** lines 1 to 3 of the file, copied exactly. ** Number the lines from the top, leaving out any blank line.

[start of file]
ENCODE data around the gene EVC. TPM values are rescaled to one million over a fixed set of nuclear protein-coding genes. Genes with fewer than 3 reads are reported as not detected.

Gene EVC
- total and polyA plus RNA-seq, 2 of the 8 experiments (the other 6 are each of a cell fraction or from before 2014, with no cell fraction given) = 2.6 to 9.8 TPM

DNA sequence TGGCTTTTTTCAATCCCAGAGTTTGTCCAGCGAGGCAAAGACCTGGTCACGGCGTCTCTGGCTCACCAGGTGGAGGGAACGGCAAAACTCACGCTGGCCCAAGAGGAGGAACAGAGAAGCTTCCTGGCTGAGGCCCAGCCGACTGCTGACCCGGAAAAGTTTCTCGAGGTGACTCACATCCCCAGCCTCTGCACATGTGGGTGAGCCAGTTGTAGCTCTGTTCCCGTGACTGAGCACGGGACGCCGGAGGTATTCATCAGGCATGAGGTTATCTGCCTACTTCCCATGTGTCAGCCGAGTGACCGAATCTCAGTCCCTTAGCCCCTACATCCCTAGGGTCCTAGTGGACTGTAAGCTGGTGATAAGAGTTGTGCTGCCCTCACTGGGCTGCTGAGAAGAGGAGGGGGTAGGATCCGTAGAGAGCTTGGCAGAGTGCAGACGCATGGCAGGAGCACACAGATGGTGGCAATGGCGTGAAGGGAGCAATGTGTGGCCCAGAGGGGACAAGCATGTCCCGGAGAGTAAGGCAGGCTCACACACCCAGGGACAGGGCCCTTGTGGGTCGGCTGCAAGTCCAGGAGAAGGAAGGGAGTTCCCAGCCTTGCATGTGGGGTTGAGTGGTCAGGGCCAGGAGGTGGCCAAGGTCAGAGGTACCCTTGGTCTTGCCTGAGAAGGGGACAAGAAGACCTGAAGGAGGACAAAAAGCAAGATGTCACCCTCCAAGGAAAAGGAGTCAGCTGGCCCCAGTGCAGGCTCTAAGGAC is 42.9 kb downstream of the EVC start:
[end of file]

ENCODE data around the gene EVC. TPM values are rescaled to one million over a fixed set of nuclear protein-coding genes. Genes with fewer than 3 reads are reported as not detected.

Gene EVC
- total and polyA plus RNA-seq, 2 of the 8 experiments (the other 6 are each of a cell fraction or from before 2014, with no cell fraction given) = 2.6 to 9.8 TPM